The historical relationship between offered dividend rates and market rates should be analyzed for ALM modeling purposes. This past relationship is a starting point to forecast the behavior of dividend rates given changes in market interest rates in the future. To determine beta (the magnitude of the change that credit unions would likely make in response to changes in market interest rates), we analyzed dividend rate information as reported in quarterly call reports from March 31, 2000 through June 30, 2016. We then compared the changes in the dividend rate to changes in 3-month LIBOR by performing a linear regression analysis. Because non-maturity dividend rates typically move less than the market, the beta is the percentage change in the deposit rate for every one percent change in market interest rates. Following is the beta for national credit union data calculated in our analysis.
While Wilary Winn fully acknowledges that past performance is not necessarily predictive of future performance, we believe the regression results provide useful context when developing assumptions regarding future rates and that benchmarking individual credit union data to the national results is a useful exercise.
Two other concepts are important in understanding non-maturity deposit behavior – effective maturity and decay rate. The effective final maturity indicates when the last cash flow for an account is projected to occur. It is analogous to the payoff date on a loan. Effective maturity assumptions are important to consider because of the members’ option to withdraw a portion or all of their account balance. One way to model account persistency and determine the effective maturity for non-maturity share accounts is to analyze how they performed in the past. Wilary Winn does this by performing a regression comparing the spread between the historical LIBOR and dividend rate versus the average balance for the account type. The outcome, or R-squared, that results from this regression provides a measure of how well changes in average balances are explained by changes in the spread of the dividend rate to LIBOR, or how rate sensitive members are and their willingness to remove deposits. Following are the estimated effective maturities for non-maturity share deposit accounts for all credit unions included in the 5300 reports for the period we analyzed March 31, 2000 to June 30, 2016.
Wilary Winn notes that the flight to liquidity resulting from the Financial Crisis has served to increase the effective maturity calculation. The reaction to the Financial Crisis is embedded in the data analyzed and contains an extended period in which non-maturity share balances increased while offered dividend rates decreased substantially. This serves to increase the effective maturity calculation. As a result, Wilary Winn generally applies a 65% to 75% factor to calculated effective maturities for ALM analysis as a way to normalize effective maturity.
While calculation of beta and effective maturity from 5300 call report data is possible, it is not possible to calculate decay rates. The decay rate is the measure of the decrease in the non-maturity share balance until its final assumed maturity. It is similar to the curtailment rate on a loan. A decay rate assumption is needed for calculating average life. To illustrate the effect of decay rates on the average lives of non- maturity shares, we combined the effective maturities from above with half of the decay rates determined in the National Economic Research Associates (NERA) non-maturity deposit study. When analyzing individual credit union decay rates, half of NERA decays are a typical result. Following are the decay rates used in our analysis:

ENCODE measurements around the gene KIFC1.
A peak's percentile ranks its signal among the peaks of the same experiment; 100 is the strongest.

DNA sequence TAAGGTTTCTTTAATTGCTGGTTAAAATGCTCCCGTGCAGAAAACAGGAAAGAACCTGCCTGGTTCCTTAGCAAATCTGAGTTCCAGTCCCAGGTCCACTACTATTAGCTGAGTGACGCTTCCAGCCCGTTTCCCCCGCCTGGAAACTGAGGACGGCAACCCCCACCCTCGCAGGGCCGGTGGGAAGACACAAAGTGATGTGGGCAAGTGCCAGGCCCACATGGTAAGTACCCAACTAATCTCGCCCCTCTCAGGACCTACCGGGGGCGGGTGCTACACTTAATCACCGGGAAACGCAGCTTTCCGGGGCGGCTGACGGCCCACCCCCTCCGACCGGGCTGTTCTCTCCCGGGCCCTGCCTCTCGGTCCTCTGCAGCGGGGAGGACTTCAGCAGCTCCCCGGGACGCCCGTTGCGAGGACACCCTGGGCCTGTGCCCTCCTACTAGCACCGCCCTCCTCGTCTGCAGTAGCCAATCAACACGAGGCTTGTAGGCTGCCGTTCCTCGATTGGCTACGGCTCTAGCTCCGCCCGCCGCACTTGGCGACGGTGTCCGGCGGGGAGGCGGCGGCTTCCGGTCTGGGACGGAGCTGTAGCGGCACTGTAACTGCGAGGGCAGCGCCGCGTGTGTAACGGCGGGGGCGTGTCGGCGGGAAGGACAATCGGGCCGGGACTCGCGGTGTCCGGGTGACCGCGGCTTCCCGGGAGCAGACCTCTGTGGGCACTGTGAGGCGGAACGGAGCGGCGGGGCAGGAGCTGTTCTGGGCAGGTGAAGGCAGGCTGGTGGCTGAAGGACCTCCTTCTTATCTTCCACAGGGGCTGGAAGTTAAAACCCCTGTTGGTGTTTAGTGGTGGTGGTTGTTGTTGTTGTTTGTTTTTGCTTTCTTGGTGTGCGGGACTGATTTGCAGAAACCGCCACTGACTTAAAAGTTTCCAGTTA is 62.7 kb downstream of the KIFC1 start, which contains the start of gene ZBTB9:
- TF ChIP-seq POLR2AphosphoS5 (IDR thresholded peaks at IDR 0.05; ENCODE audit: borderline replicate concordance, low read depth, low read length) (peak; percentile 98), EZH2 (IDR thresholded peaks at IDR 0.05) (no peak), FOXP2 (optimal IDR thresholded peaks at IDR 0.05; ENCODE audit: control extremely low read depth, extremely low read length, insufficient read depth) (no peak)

The average life results are shown in the following table.
Average lives with 100% effective maturity:
Average lives with 75% effective maturity:
Not surprisingly, Regular Share and Share Drafts reflected the longest average lives while Money Market Shares reflected the shortest.
NCUA NEV Supervisory Test
At the NCUA’s June 16, 2016 board meeting, a new “NEV Supervisory Test” was announced. The supervisory test was created in response to the wide dispersion of non-maturity share assumptions observed by examiners. The NCUA’s goal is to create a standardized approach for all examiners to assess an institution’s non maturity deposits. This supervisory test is also designed to provide a consistent measure of interest rate risk for the credit union industry.
For credit unions over $50 million in total assets, the new supervisory test will establish four risk classifications (low, moderate, high, and extreme) and will include a Post Shock NEV Ratio as well as a NEV Sensitivity limit from the base case to the +300bps rate shock scenario. The parameters of the test include maintaining the base asset valuation and the valuation of term liabilities and using a standardized valuation on the non-maturity deposits. The non-maturity deposits will be valued using a 1% premium in the base case scenario and a 4% premium in the +300bps rate shock scenario. The table below outlines the risk classifications for both components of the test.
Wilary Winn believes that the NCUA NEV Supervisory Test offers a useful, standardized approach to analyzing interest rate risk between multiple institutions.
However, for optimizing the balance sheet from a business decision perspective, we believe the place to start is with a non-maturity deposit sensitivity analysis study. The study enables an institution to understand the unique deposit behavior of its members. Gaining a thorough understanding of non- maturity share deposit behavior including betas, effective maturities, decay rates, and surge balances will lead to better modeling assumptions and more effective ALM. Ideally, this study is benchmarked to industry sources. Just as importantly, by better understanding deposit behavior a credit union can make better decisions for the long run and provide appropriate levels of benefits in the form of dividends to its member owners.
 Ellis, David M., and James V. Jordan. “The Evaluation of Credit Union Non‐Maturity Deposits” National Economic Research Associates, 2001.